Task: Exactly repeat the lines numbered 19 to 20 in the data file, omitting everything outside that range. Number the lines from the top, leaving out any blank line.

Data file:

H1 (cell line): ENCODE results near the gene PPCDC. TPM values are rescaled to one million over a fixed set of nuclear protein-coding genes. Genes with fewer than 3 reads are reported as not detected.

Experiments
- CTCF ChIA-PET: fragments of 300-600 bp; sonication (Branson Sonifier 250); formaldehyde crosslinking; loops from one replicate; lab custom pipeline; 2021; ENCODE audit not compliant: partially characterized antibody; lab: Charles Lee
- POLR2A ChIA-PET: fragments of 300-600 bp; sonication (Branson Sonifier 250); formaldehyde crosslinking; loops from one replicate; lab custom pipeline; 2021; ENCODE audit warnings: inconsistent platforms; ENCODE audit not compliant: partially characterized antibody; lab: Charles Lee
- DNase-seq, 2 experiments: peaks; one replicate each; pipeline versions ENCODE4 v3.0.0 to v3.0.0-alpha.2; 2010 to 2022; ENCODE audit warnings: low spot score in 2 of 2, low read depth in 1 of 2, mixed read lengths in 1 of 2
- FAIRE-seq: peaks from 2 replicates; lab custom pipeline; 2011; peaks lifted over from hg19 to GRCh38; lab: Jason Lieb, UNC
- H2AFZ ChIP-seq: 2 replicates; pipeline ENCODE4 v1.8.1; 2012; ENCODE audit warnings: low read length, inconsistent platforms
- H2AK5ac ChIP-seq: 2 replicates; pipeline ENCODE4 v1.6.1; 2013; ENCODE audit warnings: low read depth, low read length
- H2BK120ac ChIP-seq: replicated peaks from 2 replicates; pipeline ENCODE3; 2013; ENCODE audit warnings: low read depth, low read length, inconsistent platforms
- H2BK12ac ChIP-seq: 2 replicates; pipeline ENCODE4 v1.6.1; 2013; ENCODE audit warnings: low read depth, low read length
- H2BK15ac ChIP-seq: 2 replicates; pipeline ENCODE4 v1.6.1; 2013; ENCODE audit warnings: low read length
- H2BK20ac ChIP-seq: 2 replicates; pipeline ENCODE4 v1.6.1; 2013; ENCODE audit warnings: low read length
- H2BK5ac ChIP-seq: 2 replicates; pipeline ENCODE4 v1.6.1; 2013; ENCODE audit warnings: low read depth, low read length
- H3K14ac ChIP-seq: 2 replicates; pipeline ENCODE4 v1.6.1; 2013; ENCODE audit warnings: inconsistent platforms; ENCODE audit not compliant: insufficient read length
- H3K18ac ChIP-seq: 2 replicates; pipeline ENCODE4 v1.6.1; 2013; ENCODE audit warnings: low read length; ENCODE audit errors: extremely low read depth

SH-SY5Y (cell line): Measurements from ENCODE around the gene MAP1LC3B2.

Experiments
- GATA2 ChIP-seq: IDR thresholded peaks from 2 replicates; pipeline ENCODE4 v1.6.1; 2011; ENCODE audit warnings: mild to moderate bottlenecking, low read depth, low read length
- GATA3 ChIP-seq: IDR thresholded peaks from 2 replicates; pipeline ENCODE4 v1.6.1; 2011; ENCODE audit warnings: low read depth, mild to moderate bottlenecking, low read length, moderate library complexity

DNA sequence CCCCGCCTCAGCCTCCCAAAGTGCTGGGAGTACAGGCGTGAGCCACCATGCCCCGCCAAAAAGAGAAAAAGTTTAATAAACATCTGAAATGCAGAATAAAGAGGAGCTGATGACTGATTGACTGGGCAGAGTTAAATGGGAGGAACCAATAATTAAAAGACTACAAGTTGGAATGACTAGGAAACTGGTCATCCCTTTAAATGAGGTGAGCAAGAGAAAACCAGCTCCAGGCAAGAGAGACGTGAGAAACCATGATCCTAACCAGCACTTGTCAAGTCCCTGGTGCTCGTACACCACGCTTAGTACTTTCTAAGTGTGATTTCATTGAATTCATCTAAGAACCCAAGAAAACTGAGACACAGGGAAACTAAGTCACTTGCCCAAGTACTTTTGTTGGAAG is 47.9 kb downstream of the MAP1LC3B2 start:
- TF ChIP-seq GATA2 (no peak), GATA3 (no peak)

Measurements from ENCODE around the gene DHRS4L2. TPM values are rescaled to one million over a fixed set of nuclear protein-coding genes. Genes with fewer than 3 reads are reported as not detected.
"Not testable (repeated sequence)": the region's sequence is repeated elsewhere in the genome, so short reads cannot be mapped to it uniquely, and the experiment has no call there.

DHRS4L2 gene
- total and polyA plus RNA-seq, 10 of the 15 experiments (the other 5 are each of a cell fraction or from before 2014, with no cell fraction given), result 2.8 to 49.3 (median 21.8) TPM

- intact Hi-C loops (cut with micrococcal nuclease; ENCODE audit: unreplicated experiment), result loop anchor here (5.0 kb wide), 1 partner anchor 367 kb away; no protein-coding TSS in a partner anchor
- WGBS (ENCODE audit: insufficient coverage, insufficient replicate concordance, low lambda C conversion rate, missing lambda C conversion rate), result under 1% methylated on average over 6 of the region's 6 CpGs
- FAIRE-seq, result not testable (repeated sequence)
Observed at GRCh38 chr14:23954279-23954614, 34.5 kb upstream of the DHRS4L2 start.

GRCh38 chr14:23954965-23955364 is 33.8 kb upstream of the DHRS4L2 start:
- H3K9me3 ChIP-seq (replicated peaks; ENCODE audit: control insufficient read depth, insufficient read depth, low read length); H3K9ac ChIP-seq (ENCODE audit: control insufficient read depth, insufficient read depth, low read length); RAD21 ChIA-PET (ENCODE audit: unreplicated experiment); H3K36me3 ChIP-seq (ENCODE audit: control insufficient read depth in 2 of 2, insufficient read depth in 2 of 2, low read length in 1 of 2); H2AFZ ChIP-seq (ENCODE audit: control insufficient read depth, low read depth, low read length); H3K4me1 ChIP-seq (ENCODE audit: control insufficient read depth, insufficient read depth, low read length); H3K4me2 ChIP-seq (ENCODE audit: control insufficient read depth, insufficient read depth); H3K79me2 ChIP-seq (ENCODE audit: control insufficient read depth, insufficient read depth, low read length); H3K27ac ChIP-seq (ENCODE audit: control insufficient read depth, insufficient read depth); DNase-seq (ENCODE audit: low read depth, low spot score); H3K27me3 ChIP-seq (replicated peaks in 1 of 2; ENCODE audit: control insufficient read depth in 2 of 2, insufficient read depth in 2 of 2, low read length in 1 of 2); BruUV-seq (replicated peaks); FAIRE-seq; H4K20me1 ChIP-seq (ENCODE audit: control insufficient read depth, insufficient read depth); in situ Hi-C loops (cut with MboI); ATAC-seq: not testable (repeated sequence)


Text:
- GATA3 ChIP-seq: IDR thresholded peaks from 2 replicates; pipeline ENCODE4 v1.6.1; 2011; ENCODE audit warnings: low read depth, mild to moderate bottlenecking, low read length, moderate library complexity

DNA sequence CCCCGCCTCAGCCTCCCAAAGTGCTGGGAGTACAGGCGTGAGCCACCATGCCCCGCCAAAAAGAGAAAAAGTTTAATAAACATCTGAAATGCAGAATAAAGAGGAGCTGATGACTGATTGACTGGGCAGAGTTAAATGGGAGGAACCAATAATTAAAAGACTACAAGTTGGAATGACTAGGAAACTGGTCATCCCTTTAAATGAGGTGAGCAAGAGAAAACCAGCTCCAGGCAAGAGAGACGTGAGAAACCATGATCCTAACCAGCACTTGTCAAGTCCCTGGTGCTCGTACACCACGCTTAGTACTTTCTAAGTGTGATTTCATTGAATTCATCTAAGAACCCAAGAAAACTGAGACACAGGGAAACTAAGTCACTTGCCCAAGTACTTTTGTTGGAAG is 47.9 kb downstream of the MAP1LC3B2 start: